I took a panicked call from a client this week: the supplier of one of his biggest selling products was threatening to pull the plug on his distribution agreement – could I advise on his rights? He emailed the contract as we spoke. Yes, I said, but was he sure that was what he wanted? Admittedly, he was a bit non-plussed by my reply. I asked him what his objective was: he wanted to avoid the contract from being terminated, he said. His tone indicated that he had articulated the blindingly obvious. Then that, I said, is what I want to help you with.
I did review the contract, of course. But, I also asked him about a whole heap of other stuff before giving my advice. In the conversations that followed, we pieced together an overall picture that enabled him to strategise, look at possible outcomes and decide on next steps. I looked at:
- The relationship history
- The reliance of his business on this particular product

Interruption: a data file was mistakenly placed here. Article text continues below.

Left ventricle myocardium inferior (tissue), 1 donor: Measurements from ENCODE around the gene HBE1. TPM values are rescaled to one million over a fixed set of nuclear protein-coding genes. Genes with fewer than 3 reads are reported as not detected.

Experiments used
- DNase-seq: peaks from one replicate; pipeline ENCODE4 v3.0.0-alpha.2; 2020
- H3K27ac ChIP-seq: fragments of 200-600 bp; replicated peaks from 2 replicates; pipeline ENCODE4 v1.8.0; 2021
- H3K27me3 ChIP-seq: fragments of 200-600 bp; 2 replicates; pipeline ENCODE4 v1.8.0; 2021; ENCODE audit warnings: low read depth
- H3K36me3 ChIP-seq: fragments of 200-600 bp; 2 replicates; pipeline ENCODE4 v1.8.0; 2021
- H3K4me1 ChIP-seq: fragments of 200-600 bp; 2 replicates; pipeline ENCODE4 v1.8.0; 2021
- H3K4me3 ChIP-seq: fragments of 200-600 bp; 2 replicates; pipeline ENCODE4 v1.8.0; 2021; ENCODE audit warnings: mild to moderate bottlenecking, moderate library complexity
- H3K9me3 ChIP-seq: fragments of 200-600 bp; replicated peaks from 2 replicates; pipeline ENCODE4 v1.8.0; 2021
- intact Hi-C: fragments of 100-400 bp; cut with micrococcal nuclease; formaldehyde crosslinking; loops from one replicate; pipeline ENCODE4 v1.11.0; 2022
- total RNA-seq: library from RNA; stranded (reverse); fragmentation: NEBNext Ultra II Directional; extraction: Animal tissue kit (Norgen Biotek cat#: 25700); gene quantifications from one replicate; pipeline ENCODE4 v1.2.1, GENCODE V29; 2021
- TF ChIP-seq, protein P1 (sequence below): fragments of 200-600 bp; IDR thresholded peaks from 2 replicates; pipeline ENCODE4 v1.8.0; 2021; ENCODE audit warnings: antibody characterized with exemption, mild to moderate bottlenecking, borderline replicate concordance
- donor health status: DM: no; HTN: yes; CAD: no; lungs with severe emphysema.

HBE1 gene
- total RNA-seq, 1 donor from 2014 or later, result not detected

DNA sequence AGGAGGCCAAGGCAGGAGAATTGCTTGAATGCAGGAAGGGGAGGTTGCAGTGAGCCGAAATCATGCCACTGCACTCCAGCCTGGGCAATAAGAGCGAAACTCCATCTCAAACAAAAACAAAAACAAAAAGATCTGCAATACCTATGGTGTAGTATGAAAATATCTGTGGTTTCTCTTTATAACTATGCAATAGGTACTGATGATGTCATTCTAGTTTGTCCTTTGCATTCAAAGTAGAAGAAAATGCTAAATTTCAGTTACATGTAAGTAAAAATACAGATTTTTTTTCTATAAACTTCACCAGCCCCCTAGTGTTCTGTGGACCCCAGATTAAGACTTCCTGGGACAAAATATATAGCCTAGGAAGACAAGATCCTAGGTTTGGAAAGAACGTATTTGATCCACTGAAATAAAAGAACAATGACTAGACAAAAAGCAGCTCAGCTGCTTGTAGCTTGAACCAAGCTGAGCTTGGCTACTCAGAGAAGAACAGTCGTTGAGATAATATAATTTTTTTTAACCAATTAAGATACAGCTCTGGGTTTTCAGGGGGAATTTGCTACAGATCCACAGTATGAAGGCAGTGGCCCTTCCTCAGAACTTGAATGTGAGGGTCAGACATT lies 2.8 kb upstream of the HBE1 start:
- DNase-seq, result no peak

- The financial position and resources of both businesses
- The supplier’s access to legal advice
- The commercial attitude and culture of the supplier
Funnily enough, when you also took these factors on board, things began to look a little different. When lawyers look at things this way, I think we give the most constructive advice. A ten page letter of advice on his contractual position would have been as helpful as a chocolate tea pot. What he really needed help with was knowing how to manage the risk effectively – with the benefit of a legal compass.
So, yes, I do tend to ask a lot of questions – but there are good reasons behind it.